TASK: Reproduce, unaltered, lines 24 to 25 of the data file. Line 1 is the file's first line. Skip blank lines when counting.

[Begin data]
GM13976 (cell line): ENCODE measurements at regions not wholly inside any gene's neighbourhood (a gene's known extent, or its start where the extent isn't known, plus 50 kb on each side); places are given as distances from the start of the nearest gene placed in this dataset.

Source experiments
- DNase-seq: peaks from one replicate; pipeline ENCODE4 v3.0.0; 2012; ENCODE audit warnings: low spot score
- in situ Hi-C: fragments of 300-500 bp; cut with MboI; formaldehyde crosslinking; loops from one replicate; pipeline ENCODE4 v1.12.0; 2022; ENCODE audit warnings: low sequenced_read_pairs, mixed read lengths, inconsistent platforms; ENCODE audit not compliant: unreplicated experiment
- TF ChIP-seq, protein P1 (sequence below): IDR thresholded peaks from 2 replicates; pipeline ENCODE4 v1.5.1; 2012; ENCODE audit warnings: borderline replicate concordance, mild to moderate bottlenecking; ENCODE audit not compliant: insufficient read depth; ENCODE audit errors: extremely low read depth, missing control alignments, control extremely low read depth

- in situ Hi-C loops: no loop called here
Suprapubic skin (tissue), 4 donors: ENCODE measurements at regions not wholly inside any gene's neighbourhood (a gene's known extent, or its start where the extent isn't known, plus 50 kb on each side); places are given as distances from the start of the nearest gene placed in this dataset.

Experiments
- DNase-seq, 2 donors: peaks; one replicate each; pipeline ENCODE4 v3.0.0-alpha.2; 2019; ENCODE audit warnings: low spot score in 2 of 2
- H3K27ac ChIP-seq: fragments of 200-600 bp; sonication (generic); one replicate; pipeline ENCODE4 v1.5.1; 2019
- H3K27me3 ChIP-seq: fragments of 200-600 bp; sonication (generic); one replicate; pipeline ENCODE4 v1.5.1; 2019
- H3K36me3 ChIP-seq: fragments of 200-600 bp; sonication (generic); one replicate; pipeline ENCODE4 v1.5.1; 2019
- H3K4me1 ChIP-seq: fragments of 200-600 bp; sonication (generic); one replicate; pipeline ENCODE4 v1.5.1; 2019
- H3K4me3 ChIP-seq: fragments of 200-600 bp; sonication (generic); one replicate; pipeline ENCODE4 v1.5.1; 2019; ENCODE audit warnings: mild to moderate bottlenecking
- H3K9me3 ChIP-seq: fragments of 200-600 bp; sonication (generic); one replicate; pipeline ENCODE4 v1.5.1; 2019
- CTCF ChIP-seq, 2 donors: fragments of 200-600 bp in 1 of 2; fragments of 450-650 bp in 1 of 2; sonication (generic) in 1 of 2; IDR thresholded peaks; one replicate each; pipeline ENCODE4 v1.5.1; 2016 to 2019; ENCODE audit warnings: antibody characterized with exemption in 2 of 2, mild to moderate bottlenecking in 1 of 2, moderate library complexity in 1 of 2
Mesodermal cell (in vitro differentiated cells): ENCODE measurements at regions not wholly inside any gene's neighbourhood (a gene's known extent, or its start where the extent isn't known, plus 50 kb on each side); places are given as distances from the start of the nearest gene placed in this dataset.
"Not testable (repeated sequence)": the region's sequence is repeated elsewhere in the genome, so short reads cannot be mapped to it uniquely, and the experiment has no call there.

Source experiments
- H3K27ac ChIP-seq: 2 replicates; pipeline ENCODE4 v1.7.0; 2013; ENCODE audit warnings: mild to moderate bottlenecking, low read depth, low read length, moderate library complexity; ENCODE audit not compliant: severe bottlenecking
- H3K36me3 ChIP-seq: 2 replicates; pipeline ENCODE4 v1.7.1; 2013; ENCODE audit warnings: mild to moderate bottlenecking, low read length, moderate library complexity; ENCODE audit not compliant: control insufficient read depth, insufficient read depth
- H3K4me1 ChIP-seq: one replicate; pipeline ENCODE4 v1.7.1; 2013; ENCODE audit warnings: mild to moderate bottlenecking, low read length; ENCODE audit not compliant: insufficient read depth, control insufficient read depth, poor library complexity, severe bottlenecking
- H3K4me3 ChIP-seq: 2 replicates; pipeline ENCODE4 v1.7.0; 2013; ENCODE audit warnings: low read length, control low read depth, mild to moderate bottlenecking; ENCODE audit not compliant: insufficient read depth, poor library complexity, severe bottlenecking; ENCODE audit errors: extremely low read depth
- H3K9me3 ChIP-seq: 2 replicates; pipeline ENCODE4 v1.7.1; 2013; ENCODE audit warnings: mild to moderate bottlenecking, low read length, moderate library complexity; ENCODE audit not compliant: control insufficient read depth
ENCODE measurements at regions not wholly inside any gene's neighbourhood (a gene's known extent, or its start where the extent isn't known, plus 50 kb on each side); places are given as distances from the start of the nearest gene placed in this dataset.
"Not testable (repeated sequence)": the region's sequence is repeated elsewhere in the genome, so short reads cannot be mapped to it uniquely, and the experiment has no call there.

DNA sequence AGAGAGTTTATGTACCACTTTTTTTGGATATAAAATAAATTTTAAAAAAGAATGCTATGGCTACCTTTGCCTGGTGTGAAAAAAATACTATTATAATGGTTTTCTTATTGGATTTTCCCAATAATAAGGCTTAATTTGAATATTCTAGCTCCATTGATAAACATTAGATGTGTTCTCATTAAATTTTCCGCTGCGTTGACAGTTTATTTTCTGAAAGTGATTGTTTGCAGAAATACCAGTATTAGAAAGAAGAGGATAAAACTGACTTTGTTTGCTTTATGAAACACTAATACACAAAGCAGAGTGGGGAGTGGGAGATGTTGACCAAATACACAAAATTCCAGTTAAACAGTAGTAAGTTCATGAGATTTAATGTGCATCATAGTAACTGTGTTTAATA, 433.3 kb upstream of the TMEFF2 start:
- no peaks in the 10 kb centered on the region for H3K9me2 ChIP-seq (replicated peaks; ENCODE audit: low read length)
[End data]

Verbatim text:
- H3K9me3 ChIP-seq: 2 replicates; pipeline ENCODE4 v1.7.1; 2013; ENCODE audit warnings: mild to moderate bottlenecking, low read length, moderate library complexity; ENCODE audit not compliant: control insufficient read depth
ENCODE measurements at regions not wholly inside any gene's neighbourhood (a gene's known extent, or its start where the extent isn't known, plus 50 kb on each side); places are given as distances from the start of the nearest gene placed in this dataset.